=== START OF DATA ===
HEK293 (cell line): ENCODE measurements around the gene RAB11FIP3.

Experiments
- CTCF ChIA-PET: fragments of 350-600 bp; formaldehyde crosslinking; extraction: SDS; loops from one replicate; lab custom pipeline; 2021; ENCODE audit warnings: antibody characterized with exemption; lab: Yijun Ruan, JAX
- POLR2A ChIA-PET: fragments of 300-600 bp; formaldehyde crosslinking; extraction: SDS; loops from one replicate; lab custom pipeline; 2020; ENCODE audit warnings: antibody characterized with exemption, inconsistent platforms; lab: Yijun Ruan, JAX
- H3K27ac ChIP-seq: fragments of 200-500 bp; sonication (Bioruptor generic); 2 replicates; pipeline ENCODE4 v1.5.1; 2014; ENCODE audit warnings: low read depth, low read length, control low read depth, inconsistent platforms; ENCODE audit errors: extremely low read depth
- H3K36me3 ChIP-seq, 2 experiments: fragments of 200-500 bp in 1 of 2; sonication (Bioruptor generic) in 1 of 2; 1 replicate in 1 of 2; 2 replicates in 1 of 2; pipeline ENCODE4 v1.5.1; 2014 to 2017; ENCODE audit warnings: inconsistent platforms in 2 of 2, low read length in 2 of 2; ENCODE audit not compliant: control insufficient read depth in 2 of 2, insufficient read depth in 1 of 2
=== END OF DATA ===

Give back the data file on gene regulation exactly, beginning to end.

HEK293 (cell line): ENCODE measurements around the gene RAB11FIP3.

Experiments
- CTCF ChIA-PET: fragments of 350-600 bp; formaldehyde crosslinking; extraction: SDS; loops from one replicate; lab custom pipeline; 2021; ENCODE audit warnings: antibody characterized with exemption; lab: Yijun Ruan, JAX
- POLR2A ChIA-PET: fragments of 300-600 bp; formaldehyde crosslinking; extraction: SDS; loops from one replicate; lab custom pipeline; 2020; ENCODE audit warnings: antibody characterized with exemption, inconsistent platforms; lab: Yijun Ruan, JAX
- H3K27ac ChIP-seq: fragments of 200-500 bp; sonication (Bioruptor generic); 2 replicates; pipeline ENCODE4 v1.5.1; 2014; ENCODE audit warnings: low read depth, low read length, control low read depth, inconsistent platforms; ENCODE audit errors: extremely low read depth
- H3K36me3 ChIP-seq, 2 experiments: fragments of 200-500 bp in 1 of 2; sonication (Bioruptor generic) in 1 of 2; 1 replicate in 1 of 2; 2 replicates in 1 of 2; pipeline ENCODE4 v1.5.1; 2014 to 2017; ENCODE audit warnings: inconsistent platforms in 2 of 2, low read length in 2 of 2; ENCODE audit not compliant: control insufficient read depth in 2 of 2, insufficient read depth in 1 of 2